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I can't say I disagree with any particular point here about what Love is. If I were to describe it I would perhaps focus a little more on Other-person centredness - you mention that both parties understand and take responsibility for their own happiness and behaviours, but I would not necessarily agree 100% with that. I believe that in a loving relationship, the focus should actually be that both partners take responsibility for the other person's happiness, rather than just their own. By shifting the focus to the self, it encourages a point in time when one partner is not "getting" anything from the relationship that they can say "This no longer makes me happy, I'm leaving". And the couple divorces. If the focus is on the other person, making the other person happy, then regardless of my own happiness, my focus should be on the happiness of my partner.

But as I said, for the most part I agree with your comments on love.

The toilet-bowl was just an analogy, I'm not saying there aren't other ways to keep a child from pain. I've never had a child, I was just using the story to point out that some things may appear cruel from one perspective, but from another perspective it is entirely acceptable.

I was only offering another way to look at this. Not criticizing your example. I actually agree with you- it could be seen as painful and unloving action from some perspectives to remove a child from teething on the toilet bowl and give them a teething ring, I am just not one of those parents. I see it as part for the commitment I make to parent which at the core is to make decisions that are for my childs best. In this case the toilet bowl is not.

I really do not have much to disagree about with your ideas on love either, at the essence I think we agree commitment and honoring it is helpful, For me, I would just say each person has to commit to working at the relationship though or the relationship cannot grow.

I have been married for 17 yeas and it is a work in progress, it works for us because we are clear on what we are doing here, what we want, who we are as individuals, and what are limits/boundaries are. AND, we are committed to doing our parts. We are at the place that we both do things to enhance the others growth/ happiness and enjoy doing the things that make the other person happy( the things that truly do make me/him happy.)

Edited by Sherapy

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I think that the bible has been misunderstood in certain ways , for a long time .I also think that it's encoded . I'm very thankful that it exist .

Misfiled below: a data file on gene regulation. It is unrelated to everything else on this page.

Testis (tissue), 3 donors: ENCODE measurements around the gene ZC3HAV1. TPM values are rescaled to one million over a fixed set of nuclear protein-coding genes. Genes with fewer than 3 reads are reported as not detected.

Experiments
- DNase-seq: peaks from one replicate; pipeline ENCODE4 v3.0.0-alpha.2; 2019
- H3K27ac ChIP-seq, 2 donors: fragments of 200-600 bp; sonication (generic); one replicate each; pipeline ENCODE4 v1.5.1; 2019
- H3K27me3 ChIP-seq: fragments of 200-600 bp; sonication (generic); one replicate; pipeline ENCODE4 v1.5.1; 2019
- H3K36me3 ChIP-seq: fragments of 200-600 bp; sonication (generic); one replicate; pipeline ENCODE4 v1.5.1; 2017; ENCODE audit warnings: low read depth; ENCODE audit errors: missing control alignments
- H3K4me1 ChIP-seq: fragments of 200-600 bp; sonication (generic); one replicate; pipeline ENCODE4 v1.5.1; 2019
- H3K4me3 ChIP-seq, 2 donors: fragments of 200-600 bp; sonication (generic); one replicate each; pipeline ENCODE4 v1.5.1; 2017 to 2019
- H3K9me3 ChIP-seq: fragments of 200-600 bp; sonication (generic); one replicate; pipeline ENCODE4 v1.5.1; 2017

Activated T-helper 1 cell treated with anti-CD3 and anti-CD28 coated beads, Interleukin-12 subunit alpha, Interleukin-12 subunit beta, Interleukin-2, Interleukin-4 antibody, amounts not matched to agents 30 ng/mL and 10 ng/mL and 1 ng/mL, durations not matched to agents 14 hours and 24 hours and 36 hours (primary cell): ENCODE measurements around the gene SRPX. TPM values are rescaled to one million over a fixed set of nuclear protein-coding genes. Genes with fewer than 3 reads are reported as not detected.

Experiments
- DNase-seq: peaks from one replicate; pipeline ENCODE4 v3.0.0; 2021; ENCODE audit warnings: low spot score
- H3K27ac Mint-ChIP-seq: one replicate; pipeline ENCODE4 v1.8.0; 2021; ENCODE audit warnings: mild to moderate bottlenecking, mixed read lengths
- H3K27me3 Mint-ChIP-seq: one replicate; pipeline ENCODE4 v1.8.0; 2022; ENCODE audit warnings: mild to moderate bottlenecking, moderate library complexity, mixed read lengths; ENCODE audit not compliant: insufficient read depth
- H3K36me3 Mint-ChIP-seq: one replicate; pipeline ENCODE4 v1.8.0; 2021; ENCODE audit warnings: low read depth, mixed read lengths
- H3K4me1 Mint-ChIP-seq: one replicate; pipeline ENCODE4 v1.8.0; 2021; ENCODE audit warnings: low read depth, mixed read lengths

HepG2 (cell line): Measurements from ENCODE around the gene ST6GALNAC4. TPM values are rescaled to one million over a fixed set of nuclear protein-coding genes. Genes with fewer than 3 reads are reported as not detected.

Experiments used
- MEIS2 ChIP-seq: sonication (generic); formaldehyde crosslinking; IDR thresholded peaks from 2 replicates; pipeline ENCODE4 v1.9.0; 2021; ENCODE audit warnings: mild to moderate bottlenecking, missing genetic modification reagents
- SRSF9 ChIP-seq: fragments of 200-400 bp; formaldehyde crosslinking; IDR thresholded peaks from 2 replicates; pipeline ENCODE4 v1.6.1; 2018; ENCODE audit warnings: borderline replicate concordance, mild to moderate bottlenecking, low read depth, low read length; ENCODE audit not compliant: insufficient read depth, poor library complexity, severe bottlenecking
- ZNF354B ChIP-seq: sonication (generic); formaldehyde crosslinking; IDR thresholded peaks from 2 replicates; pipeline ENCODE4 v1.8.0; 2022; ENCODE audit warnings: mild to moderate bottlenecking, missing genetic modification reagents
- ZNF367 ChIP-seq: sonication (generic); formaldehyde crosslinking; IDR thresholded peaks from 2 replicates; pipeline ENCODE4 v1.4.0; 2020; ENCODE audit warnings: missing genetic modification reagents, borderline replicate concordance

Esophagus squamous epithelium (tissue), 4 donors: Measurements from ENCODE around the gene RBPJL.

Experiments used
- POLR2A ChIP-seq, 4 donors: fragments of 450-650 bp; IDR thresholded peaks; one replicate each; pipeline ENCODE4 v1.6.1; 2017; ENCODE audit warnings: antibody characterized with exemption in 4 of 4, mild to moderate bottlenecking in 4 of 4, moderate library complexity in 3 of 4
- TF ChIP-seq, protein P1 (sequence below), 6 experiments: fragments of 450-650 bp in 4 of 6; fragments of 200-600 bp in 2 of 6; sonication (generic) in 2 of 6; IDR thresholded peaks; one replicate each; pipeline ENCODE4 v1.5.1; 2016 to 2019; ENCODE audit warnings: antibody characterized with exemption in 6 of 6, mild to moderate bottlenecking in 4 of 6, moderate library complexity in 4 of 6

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I think that the bible has been misunderstood in certain ways , for a long time .I also think that it's encoded . I'm very thankful that it exist .

And IMHO, the main way is the literal interpretation of it. The lack of some expertise in metaphorical language has led many to misinterpret the Bible which has caused the number of Christian factions within Christianity.

Ben

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I once believed the bible had true contradictions in it as well, however I now see them to be simple time, place, and situational issues; coupled by misinterpretation. I now take it as the true inspired word of God...

People may not like that, but haters gonna hate.

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I once believed the bible had true contradictions in it as well, however I now see them to be simple time, place, and situational issues; coupled by misinterpretation. I now take it as the true inspired word of God...

People may not like that, but haters gonna hate.

Don't forget though that the men who wrote the Bible were inspired indeed, no question about it, but only the idea was inspired; not the words. The Bible was written in the language of man. They were liable to mistakes. Then, come the scribes who edited the writings of the authors. Then a lot of poetry went into the construction of the texts. Then come the interpreters. If one does not have some kind of expertise on metaphorical language the Truth may get lost in process.

Ben